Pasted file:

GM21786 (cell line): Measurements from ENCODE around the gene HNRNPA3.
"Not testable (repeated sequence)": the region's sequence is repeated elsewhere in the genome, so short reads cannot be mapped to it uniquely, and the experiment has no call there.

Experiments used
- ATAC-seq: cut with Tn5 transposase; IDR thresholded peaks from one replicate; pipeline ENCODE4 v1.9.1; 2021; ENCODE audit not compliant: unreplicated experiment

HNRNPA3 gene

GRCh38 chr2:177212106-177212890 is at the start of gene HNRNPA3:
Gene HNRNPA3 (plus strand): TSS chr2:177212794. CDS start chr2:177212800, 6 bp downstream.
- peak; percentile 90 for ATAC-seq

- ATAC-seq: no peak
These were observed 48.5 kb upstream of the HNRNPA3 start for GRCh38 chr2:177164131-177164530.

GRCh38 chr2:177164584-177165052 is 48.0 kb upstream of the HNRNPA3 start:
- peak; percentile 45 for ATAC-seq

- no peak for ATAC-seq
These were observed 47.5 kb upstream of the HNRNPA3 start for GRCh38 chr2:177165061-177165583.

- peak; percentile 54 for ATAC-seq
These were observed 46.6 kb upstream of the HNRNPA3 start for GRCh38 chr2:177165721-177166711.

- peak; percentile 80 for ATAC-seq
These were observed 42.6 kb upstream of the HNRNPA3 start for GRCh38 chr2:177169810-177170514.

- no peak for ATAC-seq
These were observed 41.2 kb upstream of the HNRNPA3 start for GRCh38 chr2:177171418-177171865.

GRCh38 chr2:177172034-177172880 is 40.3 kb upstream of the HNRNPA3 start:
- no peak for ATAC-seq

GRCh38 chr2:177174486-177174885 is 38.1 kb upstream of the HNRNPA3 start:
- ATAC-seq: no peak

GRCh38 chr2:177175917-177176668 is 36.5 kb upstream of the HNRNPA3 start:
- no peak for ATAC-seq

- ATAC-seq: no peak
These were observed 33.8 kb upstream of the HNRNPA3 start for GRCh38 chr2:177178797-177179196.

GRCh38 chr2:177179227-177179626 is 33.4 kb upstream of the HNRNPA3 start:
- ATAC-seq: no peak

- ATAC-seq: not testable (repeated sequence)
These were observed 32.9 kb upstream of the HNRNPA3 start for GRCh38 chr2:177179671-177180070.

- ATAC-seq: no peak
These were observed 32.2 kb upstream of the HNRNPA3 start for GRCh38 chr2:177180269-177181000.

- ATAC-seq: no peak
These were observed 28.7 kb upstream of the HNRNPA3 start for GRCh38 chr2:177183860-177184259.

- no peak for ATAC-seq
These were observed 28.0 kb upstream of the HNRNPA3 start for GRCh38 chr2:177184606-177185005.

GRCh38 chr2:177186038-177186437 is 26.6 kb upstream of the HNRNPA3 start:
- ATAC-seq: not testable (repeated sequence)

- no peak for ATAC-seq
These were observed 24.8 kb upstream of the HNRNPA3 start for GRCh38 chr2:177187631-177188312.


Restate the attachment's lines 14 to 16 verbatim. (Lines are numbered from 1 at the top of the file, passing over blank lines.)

These were observed 47.5 kb upstream of the HNRNPA3 start for GRCh38 chr2:177165061-177165583.

- peak; percentile 54 for ATAC-seq
These were observed 46.6 kb upstream of the HNRNPA3 start for GRCh38 chr2:177165721-177166711.